Territory Stories

Debates Day 3 - Thursday 1 May 2003



Debates Day 3 - Thursday 1 May 2003

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Parliamentary Record 11


Debates for 9th Assembly 2001 - 2005; ParliamentNT; Parliamentary Record; 9th Assembly 2001 - 2005




Made available by the Legislative Assembly of the Northern Territory





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Legislative Assembly of the Northern Territory

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Attribution International 4.0 (CC BY 4.0)

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Legislative Assembly of the Northern Territory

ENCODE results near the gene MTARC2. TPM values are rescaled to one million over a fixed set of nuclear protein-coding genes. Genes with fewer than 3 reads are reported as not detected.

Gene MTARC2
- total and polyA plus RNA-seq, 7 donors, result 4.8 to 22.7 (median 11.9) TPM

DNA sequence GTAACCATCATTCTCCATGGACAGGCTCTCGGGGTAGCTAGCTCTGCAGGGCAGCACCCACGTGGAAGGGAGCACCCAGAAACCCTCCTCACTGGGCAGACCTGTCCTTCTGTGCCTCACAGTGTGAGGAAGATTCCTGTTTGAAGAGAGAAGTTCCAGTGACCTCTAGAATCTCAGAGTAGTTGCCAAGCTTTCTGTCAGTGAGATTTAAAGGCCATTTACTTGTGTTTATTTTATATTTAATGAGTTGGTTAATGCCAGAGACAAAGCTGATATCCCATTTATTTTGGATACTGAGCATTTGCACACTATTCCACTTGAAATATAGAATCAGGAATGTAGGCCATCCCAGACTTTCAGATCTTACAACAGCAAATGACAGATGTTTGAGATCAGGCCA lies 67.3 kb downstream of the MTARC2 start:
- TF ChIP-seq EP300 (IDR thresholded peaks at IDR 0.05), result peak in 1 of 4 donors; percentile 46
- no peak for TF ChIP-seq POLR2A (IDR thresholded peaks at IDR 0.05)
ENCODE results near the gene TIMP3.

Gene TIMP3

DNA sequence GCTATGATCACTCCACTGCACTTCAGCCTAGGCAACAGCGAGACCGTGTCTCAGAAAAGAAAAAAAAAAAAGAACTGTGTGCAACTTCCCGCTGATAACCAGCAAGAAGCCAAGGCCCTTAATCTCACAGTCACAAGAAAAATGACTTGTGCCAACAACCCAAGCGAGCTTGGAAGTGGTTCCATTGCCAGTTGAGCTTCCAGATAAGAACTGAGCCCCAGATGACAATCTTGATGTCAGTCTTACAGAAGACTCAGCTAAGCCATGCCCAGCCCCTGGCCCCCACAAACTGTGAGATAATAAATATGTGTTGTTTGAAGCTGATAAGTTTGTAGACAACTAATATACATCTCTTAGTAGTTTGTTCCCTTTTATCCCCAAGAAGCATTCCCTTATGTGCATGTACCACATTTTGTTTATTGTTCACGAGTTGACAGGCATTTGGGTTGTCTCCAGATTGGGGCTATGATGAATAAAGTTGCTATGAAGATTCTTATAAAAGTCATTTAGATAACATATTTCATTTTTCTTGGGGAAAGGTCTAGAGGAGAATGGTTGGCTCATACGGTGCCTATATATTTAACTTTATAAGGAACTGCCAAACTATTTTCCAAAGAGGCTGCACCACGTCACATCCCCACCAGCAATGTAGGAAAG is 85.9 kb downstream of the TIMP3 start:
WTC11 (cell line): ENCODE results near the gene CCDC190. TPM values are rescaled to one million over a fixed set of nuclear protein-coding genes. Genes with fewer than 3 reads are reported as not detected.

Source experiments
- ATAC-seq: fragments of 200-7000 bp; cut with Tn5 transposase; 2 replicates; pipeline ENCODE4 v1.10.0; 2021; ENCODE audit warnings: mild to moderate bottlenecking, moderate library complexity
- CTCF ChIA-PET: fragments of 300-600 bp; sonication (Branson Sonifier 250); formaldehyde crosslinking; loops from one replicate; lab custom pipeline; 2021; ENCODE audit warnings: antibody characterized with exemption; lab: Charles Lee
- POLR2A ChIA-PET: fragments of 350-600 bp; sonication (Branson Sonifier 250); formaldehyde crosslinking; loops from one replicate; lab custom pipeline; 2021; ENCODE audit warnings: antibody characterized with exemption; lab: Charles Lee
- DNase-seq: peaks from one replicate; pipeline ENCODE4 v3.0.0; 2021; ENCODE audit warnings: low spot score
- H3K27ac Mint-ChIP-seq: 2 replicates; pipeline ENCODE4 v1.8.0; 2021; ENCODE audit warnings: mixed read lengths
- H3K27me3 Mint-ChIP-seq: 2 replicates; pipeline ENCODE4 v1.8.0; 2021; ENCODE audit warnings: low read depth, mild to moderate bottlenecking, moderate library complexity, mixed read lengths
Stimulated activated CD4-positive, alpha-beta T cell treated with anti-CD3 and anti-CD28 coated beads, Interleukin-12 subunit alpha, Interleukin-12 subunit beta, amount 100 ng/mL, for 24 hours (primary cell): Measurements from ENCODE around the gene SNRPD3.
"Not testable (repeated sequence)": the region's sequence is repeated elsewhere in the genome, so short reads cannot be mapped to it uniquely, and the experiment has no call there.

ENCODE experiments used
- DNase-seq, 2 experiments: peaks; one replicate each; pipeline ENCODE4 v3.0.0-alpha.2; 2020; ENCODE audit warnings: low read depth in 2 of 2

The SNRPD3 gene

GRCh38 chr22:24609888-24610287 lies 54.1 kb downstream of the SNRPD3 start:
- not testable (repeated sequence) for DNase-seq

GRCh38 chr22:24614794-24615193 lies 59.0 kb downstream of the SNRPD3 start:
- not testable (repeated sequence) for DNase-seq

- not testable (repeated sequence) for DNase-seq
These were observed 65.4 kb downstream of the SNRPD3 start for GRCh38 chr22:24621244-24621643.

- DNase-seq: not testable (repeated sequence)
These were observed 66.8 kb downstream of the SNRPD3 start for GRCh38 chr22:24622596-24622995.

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DEBATES - Thursday 1 May 2003 pastoralists with regards to where to site their bores and how much water they would be able to get. He has also contributed to community life in Darwin through, among other things, his musical contribution to the annual India on Mindil Festival. Mick retired from the public service on 21 March. Another public servant who has retired from the Northern Territory Public Service is Roy Scott, who joined the Australian Public Service in 1975 as a storeman, dedicated to the removal and storage of personal effects from homes of residents who evacuated Darwin after Cyclone Tracy. Roy was transferred to the Department of Transport and Works in 1985 and, during this time, he was located at the old government accommodation of Ward, Brennan and Wells buildings. In 1991, Public Works Division moved to Highway House in Palmerston and Roy, once again, relocated with the division. He was working there until his retirement. Roy is highly regarded throughout the organisation by clients and contractors. He has always been the type of employee who is willing to get the job done with a minimum of fuss. He has always willingly assisted employees in the section by providing necessary training and transfer of information and experience. He retired after 28 years in the public service. Don Langford retired on 15 April 2003 after 20 years service with Parks and Wildlife and its predecessors. Don came to Alice Springs in 1974 to work as a teacher at Alice Springs High School and Yirara College. Don and his wife Linda were house parents at St Marys Village and they later raised two boys in Alice Springs. Don joined the Conservation Commission in 1983 as a Technical Officer 1. During the early years with the commission, Don worked on fauna surveys, particularly in the Gulf country. He maintained the AZRI laboratory, and was also responsible for maintaining the population of Mala at the laboratory area. He was instrumental in manipulating breeding pairs for optimal genetic diversity, as well as supervising the contract staff responsible for the daily care of the animals. He also took responsibility for the captive population of Mala held at the Yinapaka Mala Paddock in the Tanami Desert. Don was appointed to a temporary Acting T3 position in Darwin with the Heritage Conservation Unit, demonstrating his love of history. For a period, Don acted in a T4 position, during which time he was the Chairperson o f the National Mala Recovery Team. In his role, he brought together experts from across Australia to focus attention on the plight of this endangered animal. He was also responsible for drafting the Mala Recovery Plan. Don spent a lot of time in the Tanami and also helped very much to save the endangered species in relocating them to alternative sites. He worked very closely with the Conservation and Land Management in Western Australia, where Mala were introduced to Trimouille Island, and reintroduced to Dryandra and Perron Peninsula - a very significant project for rescuing this endangered species. More recently, Don undertook a supervisory role in the Finke bioregion fauna surveys, and he assisted the Endangered Species Officer with his considerable expertise. Don was always ready to do more than his share of any task. These achievements are all the more remarkable when it is understood that Dons formal training was as a geomorphologist/teacher, not a biologist. Among Dons greatest assets are his cheerful disposition, gentle nature, empathy, diplomacy, and his rapport with Aboriginal people. Don has travelled widely in Central Australia and has visited many historical European and Aboriginal sites of importance. Don has a great interest in history: Central Australia, Australia, and the world. He is an avid reader of historical and environmental books. A funny story came to my attention: Don and a colleague were to do some trapping at the top of Hugh Gorge in the West MacDonnell Ranges. As it was a three-hour walk from the vehicle, it was not feasible to carry traps, swags, food, etcetera, to the site so the gear was taken in by helicopter. Don and his companion set off for the site but, on their way, Don took the wrong turn up a gully. They reached the top of the gully but could not fmd the traps or other gear, despite searching around the area. It was getting late and the weather was deteriorating, so they decided to walk back to the vehicle. On their way down the gully, it started to rain. The two travellers arrived back at the vehicle wet, cold and hungry. However, their food and swags were up Hugh Gorge. The two spent a veiy uncomfortable night huddled in the vehicle trying to keep warm. The next day, Don was shown his error in navigation and the gully he mistook for Hugh Gorge is now called Dons Folly. The trip was not a disaster though; Don discovered the largest known population of a rare land snail. Don Langford plans to stay in Alice Springs for some time after his retirement, but he will be deeply missed by his work colleagues. Congratulations to 3993

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